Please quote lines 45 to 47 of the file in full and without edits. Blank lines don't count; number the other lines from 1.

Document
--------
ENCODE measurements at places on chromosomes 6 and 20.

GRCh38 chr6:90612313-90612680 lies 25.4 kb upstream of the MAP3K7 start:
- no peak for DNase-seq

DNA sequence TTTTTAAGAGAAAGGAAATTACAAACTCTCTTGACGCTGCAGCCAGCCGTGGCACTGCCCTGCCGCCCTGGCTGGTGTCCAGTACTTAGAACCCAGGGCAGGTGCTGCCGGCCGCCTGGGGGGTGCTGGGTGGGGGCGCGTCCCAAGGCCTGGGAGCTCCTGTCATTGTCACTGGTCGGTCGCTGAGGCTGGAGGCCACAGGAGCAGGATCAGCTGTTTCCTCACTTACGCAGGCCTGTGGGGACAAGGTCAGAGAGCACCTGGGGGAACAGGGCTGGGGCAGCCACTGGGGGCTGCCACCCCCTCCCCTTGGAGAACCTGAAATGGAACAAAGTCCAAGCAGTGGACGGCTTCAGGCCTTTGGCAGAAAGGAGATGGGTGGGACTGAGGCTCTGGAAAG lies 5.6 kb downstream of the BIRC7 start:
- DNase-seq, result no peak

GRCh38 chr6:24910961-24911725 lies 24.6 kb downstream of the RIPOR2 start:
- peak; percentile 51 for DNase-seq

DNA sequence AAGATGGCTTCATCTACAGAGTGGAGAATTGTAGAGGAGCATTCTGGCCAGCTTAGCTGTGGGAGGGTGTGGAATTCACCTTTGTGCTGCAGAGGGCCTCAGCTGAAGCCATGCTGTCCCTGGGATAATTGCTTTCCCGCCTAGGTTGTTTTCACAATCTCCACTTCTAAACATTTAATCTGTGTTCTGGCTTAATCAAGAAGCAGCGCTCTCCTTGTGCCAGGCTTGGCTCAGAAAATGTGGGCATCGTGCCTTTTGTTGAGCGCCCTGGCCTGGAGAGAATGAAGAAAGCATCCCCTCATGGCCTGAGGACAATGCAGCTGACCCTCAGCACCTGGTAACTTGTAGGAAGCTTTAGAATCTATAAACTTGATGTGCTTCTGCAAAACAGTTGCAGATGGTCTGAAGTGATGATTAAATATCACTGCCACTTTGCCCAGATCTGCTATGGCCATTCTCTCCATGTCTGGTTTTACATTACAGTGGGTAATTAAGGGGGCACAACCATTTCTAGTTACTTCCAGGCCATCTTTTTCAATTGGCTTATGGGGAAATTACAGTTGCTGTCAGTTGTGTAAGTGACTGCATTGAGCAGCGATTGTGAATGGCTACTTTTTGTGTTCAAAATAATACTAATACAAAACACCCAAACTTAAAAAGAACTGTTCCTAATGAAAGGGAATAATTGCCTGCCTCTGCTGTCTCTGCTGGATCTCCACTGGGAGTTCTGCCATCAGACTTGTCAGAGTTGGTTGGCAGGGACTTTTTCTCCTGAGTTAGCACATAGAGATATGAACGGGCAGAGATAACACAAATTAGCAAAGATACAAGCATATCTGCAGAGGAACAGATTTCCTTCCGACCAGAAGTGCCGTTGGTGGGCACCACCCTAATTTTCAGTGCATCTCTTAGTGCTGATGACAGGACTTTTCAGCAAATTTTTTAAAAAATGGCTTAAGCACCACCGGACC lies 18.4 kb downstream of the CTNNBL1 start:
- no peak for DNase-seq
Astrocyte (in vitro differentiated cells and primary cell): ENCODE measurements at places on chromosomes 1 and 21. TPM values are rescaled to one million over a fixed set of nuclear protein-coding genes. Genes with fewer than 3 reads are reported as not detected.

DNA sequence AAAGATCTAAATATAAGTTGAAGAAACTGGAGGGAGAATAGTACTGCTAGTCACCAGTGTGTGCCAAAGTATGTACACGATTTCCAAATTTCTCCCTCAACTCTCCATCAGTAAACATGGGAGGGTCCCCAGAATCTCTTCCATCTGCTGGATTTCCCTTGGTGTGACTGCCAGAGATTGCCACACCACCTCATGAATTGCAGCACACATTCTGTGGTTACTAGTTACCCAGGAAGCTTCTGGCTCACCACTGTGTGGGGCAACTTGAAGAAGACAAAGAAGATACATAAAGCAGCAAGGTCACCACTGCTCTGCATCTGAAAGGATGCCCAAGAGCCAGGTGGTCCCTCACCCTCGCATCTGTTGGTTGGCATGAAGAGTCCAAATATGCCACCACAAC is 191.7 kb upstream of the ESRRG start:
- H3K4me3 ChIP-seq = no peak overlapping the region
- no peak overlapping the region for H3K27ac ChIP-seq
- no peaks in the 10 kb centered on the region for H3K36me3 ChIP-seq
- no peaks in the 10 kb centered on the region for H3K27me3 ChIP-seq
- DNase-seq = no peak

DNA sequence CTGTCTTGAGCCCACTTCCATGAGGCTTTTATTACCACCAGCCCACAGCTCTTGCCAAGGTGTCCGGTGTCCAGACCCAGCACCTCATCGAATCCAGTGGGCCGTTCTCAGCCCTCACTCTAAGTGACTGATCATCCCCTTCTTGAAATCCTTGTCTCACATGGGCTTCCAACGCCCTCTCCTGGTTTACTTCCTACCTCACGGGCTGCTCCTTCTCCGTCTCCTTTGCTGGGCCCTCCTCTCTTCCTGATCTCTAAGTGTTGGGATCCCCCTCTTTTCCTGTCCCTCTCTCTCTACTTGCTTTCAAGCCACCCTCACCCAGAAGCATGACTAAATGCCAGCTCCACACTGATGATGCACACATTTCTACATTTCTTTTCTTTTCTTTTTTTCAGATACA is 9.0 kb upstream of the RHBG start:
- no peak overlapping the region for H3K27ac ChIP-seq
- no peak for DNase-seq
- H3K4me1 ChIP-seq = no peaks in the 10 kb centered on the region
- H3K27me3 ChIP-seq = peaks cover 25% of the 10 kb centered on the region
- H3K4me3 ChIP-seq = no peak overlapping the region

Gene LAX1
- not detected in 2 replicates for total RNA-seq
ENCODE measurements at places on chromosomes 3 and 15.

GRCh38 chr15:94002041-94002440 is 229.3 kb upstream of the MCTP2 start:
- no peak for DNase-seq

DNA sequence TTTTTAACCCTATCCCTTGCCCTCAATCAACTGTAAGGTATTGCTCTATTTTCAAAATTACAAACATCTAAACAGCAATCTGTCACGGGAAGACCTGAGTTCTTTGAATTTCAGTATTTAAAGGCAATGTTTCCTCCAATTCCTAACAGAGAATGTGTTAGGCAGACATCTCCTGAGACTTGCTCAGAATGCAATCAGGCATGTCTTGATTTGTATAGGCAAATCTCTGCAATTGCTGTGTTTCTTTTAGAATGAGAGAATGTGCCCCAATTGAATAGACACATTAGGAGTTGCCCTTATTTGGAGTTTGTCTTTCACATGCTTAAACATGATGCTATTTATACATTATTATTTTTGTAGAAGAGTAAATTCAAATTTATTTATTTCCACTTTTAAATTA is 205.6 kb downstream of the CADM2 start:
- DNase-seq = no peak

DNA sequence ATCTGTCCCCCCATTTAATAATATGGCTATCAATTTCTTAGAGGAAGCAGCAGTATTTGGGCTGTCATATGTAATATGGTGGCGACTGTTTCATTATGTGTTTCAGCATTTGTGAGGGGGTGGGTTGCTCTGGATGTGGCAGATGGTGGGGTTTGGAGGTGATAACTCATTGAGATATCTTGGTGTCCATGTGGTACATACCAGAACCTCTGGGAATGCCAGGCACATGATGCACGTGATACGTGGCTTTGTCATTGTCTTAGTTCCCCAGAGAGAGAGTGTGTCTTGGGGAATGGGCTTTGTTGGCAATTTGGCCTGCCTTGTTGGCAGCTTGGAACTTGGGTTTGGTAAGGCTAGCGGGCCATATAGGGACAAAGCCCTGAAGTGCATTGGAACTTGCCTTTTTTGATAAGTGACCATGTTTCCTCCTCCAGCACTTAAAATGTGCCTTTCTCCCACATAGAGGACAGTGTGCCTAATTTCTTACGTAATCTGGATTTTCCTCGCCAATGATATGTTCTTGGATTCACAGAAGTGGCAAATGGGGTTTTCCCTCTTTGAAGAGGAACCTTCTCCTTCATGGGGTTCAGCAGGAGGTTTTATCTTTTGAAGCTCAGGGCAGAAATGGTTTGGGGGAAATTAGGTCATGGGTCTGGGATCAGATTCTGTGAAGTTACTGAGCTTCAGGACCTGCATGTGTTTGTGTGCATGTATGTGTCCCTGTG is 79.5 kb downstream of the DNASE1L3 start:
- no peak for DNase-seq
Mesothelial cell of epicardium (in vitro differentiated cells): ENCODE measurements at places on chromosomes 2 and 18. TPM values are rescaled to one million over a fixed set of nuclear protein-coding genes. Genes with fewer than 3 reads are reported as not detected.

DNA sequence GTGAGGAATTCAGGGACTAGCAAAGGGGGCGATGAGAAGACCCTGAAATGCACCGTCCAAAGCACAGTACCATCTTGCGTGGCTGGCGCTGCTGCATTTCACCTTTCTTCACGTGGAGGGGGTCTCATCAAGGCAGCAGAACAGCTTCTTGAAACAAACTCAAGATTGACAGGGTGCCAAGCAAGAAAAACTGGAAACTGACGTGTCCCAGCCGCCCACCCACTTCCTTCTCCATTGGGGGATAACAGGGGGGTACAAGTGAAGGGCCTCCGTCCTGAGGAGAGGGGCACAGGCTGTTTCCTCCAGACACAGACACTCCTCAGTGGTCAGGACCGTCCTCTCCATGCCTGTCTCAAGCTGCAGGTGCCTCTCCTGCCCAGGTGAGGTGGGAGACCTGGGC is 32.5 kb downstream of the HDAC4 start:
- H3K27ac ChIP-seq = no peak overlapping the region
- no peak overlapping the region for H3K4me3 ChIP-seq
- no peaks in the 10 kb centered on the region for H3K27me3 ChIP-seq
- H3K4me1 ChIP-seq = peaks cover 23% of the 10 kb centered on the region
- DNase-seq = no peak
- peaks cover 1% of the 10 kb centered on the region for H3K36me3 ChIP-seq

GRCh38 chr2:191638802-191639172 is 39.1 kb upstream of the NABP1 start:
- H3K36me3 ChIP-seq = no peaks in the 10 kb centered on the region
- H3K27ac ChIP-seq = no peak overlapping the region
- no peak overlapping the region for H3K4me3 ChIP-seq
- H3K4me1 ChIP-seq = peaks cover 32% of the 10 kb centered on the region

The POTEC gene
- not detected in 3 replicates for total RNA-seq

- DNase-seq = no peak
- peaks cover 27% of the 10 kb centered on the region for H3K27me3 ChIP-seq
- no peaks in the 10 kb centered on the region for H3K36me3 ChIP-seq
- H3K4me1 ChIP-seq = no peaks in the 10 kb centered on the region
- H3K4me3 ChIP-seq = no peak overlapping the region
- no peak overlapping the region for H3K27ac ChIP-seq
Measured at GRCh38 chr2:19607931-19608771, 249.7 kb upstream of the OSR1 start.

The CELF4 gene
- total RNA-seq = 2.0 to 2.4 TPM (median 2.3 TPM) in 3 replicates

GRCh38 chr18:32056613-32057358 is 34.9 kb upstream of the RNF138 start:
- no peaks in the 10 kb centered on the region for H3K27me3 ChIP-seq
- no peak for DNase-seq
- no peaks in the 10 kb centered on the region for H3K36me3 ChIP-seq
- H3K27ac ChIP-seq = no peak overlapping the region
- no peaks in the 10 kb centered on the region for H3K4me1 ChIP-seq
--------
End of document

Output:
The POTEC gene
- not detected in 3 replicates for total RNA-seq

- DNase-seq = no peak